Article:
On Day 3, we listened to a presentation by Elizabeth Albescu – a veterinary specialist who also worked with Anja Beran on the ‘Training the Eye” DVD. Elizabeth talked about the head and neck position. There is just so much to learn and understand! I’ve included a link to a video about the DVD – it’s well worth buying a copy.
After lunch, we enjoyed a presentation showing the Haflinger in dressage. This was presented by both Anja Beran and Kathrin Roida. The aim of this is to demonstrate that classical dressage is for every horse breed and can have such great benefits! Photo by Maresa Mader.
I think this is so important. We always associate any type of dressage with warmbloods, but, like the previous year, we saw what a variety of breeds can do – whether you have a heavy horse, quarter horse, pony – or anything in between – it’s really about good exercises to benefit any horse.
With balance and strength, any horse can be happier and healthier. Of course the rider needs to work on themselves, and several times over the course of the week, Anja stressed the importance of weight of the rider – particularly when first starting with a horse. Not only weight – an awareness of how you are sitting – what muscles are you using – or not using? What are your hands doing – your legs – your head…etc. etc.
So yes, there is a lot to it – but after witnessing these presentations, it’s certainly worth putting the effort in. Apart from health, it creates a safer experience for both horse and rider. And of course, hoof care and a balanced diet are essential.
This leads to Day 4. We listened to a talk by Veronika Brod with Vera Munderloh about the upright sitting position. I’m going to quote from Anja Beran’s page directly:
The rider´s position with Veronika Brod
Co-author of Anja Beran´s book DER DRESSRUSITZ manages her own dance studio and deals with the topic riding seat for many years. Originally Vroni Brod cared for Anja Beran as a physiotherapist and dance instructor. In the course of this collaboration they developed a physiotherapy driven concept which is specific to the requirements of riders. The rider´s seat bears a central meaning for Anja Beran when you want to communicate by finest aids with your horse and accompany it smoothly in its course of movements. Not for nothing the trainer dedicated a whole book to this topic and demands there: “It should be our goal to have a horse that is dependent on our seat and independent of our hand!” (Anja Beran, DER DRESSRUSITZ, page 93; THE DRESSAGE SEAT, page 69)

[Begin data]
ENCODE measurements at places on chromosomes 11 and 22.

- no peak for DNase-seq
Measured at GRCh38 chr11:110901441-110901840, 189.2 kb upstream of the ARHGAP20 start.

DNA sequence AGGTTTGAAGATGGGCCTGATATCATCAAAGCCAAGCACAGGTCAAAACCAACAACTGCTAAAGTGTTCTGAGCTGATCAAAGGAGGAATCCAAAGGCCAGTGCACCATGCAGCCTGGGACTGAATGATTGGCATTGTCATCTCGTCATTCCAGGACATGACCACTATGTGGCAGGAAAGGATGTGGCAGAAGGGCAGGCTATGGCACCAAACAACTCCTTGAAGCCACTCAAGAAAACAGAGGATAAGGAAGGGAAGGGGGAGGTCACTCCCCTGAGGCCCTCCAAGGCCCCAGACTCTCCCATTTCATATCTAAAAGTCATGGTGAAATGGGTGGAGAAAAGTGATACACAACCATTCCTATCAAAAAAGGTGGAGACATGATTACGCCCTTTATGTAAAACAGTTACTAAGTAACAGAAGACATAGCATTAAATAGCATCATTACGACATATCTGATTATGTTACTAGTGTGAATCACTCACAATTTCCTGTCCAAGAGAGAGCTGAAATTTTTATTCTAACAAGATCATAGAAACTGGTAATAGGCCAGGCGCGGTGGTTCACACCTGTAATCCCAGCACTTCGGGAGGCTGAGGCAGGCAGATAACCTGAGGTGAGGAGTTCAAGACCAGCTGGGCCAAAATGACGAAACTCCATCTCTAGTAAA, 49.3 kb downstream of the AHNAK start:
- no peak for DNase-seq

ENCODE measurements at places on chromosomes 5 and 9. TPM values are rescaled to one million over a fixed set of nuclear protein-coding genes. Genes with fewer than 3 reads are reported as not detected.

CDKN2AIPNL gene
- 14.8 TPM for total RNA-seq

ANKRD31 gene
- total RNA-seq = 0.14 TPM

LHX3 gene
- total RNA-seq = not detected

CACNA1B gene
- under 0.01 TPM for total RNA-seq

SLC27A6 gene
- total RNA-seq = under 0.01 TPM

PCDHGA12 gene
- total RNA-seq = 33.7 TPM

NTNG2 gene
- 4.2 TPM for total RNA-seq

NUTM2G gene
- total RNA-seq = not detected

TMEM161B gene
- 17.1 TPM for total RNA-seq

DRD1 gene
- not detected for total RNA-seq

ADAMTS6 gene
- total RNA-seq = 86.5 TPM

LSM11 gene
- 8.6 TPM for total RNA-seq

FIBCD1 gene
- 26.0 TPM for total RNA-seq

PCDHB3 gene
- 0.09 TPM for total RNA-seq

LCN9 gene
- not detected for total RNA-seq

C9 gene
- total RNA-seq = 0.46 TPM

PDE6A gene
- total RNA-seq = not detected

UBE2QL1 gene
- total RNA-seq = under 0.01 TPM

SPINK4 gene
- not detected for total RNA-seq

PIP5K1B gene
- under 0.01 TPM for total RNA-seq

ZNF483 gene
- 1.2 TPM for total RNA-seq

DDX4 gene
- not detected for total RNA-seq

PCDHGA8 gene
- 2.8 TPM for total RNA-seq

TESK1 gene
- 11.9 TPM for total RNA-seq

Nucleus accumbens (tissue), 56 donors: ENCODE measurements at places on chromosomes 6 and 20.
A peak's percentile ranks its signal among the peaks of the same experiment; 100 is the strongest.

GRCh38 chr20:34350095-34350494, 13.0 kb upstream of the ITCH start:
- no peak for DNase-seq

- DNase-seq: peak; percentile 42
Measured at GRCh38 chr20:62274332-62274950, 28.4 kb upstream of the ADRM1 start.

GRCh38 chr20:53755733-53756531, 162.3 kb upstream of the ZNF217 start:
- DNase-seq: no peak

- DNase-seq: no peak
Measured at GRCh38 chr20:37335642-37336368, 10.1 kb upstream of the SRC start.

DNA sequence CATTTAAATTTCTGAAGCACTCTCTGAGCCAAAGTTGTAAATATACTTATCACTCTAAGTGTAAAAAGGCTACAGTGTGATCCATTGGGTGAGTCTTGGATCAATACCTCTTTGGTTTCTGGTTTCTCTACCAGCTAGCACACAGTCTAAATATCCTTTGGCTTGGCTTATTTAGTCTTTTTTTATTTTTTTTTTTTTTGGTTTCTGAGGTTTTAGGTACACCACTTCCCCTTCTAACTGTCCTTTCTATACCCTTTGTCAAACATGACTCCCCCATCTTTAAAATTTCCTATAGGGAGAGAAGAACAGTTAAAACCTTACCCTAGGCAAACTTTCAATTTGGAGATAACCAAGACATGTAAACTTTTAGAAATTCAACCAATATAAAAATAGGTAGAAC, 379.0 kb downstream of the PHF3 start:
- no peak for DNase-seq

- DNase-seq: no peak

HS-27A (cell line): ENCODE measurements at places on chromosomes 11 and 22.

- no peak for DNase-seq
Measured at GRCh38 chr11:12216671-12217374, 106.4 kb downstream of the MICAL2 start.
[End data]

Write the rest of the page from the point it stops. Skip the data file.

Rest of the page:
In her lecture Vroni Brod reveals physiological connections and conveys practical instructions, how the riders can work on their individual weaknesses and consequently improve their seat. Because THE gymnastics for riders is not existent: a productive practice program is always geared to the individual requirements and should lead to the ideal manifested by Anja Beran: “When body language works, everything looks easy.” (Anja Beran, DER DRESSRUSITZ, page 73; THE DRESSAGE SEAT, page 49)
Below are some photos of Caeli having a lesson in the correct position.
We also watched Anja and Vera demonstrate ways to piaffe and passage.
I’m looking at the notes I made. I’ve written:
Both Piaffe and Passage help the horse to move in balance. Piaffe is the movement of the horse on the spot where the hooves rise and fall as at a trot but without moving forward. It is a natural sequence of movement and has a high gymnastic effect.
Anja talked about how each individual horse may need a different approach. It is not something that is finished overnight. It can take many years to develop a good piaffe but is very much worth it to develop a good back and balance.
She also demonstrated the Spanish walk. Once again this is a very good exercise for the horse, – and again may take years to develop. Photos by Maresa Mader.
I’ve really enjoyed learning about why these exercises are important – it’s really nothing to do with looking fancy – but of course the result is a beautifully balanced horse which looks great!
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